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for events the day of Tuesday, November 3, 2015.

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Tuesday, November 3, 2015

11:00 am in 243 Altgeld Hall,Tuesday, November 3, 2015

Framed Correspondences and the Milnor-Witt K-theory

Alexander Neshitov (Ottawa)

Abstract: The theory of framed motives developed by Garkusha and Panin based on ideas by Voevodsky, gives a tool to construct fibrant replacements of spectra in A^1-homotopy category. In the talk we will discuss how this construction gives an explicit identification of the motivic homotopy groups of the base field with its Milnor-Witt K-theory. In fact, this identification can be done similar to the theorem of Suslin-Voevodsky which identifies motivic cohomology of the base field with Milnor K-theory.

12:00 pm in Altgeld Hall 345,Tuesday, November 3, 2015

Ergodic Theory and Rigidity of Nilpotent Groups

Michael Cantrell (University of Illinois at Chicago)

Abstract: Random aspects of the coarse geometry of finitely generated groups both occur naturally and have applications to the deterministic case. First, we describe the asymptotic behavior of certain random metrics on nilpotent groups, which generalizes a theorem of Pansu and implies an asymptotic shape theorem for first passage percolation. Seen from another perspective, this is a subadditive ergodic theorem for nilpotent groups. Second, we describe a measurable cocycle analog of Pansu's Rademacher-type differentiation theorem for Carnot spaces, answering a question of Austin. From this we deduce Pansu's quasi-isometric rigidity theorem.

1:00 pm in 241 Altgeld Hall,Tuesday, November 3, 2015

Bergman theory on generalized Hartogs triangles

Luke Edholm (The Ohio State University)

Abstract: We introduce a class of non-smooth, pseudoconvex domains which generalize the Hartogs triangle. After obtaining the explicit formula for the Bergman kernel of each domain, these formulas are used to understand the mapping properties of the Bergman projection. We discover a restricted range of $p$ for which the Bergman projection is a bounded operator on $L^p$ and show that this range is sharp. We conclude by observing surprising and intriguing behavior of the bounded $L^p$ mapping range with respect to limit domains. This work is joint with Jeff McNeal.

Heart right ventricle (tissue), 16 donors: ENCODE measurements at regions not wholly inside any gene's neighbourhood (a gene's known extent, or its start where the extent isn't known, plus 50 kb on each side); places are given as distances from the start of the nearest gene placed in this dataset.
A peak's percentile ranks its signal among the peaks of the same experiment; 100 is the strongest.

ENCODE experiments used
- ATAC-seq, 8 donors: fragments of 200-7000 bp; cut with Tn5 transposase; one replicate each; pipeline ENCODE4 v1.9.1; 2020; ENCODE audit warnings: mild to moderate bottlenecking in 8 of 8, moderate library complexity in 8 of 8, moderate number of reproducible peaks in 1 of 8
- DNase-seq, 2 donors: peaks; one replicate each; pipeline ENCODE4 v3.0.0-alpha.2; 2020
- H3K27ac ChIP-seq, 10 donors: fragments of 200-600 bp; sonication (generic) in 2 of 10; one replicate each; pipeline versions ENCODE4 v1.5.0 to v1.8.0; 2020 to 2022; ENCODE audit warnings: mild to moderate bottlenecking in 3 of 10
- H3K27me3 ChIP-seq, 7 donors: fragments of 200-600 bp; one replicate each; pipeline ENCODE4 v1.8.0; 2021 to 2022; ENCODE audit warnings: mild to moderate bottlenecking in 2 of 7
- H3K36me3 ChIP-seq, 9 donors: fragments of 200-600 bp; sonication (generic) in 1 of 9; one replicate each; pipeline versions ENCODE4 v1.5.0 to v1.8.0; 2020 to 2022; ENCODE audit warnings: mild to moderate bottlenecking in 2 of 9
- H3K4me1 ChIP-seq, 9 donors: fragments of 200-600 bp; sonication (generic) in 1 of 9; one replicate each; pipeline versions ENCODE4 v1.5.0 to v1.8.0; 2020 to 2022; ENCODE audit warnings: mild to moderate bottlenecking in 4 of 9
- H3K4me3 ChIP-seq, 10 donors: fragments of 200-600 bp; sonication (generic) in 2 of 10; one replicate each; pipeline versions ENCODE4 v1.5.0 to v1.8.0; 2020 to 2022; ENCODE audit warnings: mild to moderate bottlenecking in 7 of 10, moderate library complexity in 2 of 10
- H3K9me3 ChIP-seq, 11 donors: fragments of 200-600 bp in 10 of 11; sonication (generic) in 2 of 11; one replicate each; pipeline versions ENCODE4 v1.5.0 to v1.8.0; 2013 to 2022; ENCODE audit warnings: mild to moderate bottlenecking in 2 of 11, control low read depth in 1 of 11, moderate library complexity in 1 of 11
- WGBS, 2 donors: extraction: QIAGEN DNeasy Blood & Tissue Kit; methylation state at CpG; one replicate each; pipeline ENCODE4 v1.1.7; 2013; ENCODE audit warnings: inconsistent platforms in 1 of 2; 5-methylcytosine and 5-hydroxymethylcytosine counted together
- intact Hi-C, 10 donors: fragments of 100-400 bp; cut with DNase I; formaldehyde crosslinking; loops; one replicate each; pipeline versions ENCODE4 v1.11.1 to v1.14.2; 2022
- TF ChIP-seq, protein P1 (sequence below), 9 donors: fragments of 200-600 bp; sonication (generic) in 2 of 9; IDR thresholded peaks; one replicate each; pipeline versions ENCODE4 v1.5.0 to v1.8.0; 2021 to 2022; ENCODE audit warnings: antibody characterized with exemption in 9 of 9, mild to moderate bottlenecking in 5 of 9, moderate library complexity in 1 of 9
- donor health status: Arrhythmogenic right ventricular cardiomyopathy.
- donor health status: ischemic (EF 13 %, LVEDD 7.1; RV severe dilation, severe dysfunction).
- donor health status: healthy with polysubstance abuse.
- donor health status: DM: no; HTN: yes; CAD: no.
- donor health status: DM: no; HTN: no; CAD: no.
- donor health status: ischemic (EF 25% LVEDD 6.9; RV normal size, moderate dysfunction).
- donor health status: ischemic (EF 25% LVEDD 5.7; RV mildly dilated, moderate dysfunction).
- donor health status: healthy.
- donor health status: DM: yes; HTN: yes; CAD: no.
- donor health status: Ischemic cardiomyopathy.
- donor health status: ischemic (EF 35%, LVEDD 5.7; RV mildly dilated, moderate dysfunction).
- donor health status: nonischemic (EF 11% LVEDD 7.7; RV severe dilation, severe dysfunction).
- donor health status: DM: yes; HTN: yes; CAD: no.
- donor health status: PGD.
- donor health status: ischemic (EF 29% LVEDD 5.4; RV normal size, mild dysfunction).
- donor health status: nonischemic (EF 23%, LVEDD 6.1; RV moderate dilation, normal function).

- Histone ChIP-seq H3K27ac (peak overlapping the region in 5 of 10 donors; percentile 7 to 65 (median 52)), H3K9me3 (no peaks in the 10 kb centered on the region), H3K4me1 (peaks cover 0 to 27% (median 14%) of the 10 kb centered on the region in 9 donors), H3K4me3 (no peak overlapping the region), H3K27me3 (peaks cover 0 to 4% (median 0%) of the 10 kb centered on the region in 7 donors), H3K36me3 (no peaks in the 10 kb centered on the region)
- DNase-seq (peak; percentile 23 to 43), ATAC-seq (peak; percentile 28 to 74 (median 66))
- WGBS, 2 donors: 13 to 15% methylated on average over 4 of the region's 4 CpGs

1:00 pm in 345 Altgeld Hall,Tuesday, November 3, 2015

Algebraic Topology Meets Descriptive Set Theory

Alexander Izzo   [email] (Bowling Green State Univ. Math)

Abstract: Let $k$ and $n$ be positive integers with $k < n$, and let $f:\mathbb{R}^n \to \mathbb{R}^k$ be a continuous map. Can $f$ be one-to-one on the complement of a set of Lebesgue measure zero? Can $f$ be one-to-one on the complement of a set of first category? The motivation for these questions will be discussed, and one of them will be answered. The other question remains open.

2:00 pm in 347 Altgeld Hall,Tuesday, November 3, 2015

Parabolic Harnack inequality on fractal-like Dirichlet spaces

Janna Lierl   [email] (UIUC Math)

Abstract: I will present some recent results on extending the parabolic Moser iteration method to the setting of fractal-type local Dirichlet spaces satisfying appropriate geometric conditions. I will also discuss the case of non-symmetric perturbations of the Dirichlet form. This method yields a parabolic Harnack inequality. Consequently, upper and lower bounds for the associated heat propagator can be obtained.

3:00 pm in 241 Altgeld Hall,Tuesday, November 3, 2015

Families of sets with a forbidden intersection size

Zoltán Füredi   [email] (Renyi Institute of Mathematics, Budapest)

Abstract: We start with a proof of an old result (joint with P Frankl). Observe that the family $\mathcal{F}(n,t)$ (in case of n+t is odd) consisting of all subsets of $[n]$ of sizes at least $(n+t+1)/2$ or at most $(t-1)$ contains no two members meeting in exactly $t$ elements. For $n > n_0(t)$ this is the largest hypergraph with this intersection property.

3:00 pm in 243 Altgeld Hall,Tuesday, November 3, 2015

Linear coordinates for stability conditions on surfaces and applications

Cristian Martinez (UC Santa Barbara)

Abstract: From the definition of Gieseker stability for sheaves we derive linear coordinates for Bridgeland stability conditions on surfaces. Bridgeland stability conditions have the advantage that, unlike Gieseker stability, they come equipped with a well-behaved wall-crossing. In this talk I will show how classical results on variation of polarization for the Gieseker moduli spaces can be obtained by studying the Bridgeland wall-crossing. Same techniques allow us to express classical birational geometry of surfaces as variation of stability conditions. This is joint work with Aaron Bertram.

4:00 pm in 149 Henry building,Tuesday, November 3, 2015

Quasiconformal Mappings

Colleen Ackerman (UIUC)

Abstract: Visually, a mapping from $\mathbb{C}\to \mathbb{C}$ is quasiconformal if it takes infinitesimal circles to infinitesimal ellipses of uniformly bounded eccentricity. Quasiconformal mappings have applications in many fields including PDE's, complex dynamics and Teichm\"{u}ller theory. Their usefulness may in part be due to their many definitions of different flavors. I will briefly describe some common past definitions of quasiconformal mappings, and then go through a proof by pictures of a new characterization. This talk will be easily accessible to all graduate students.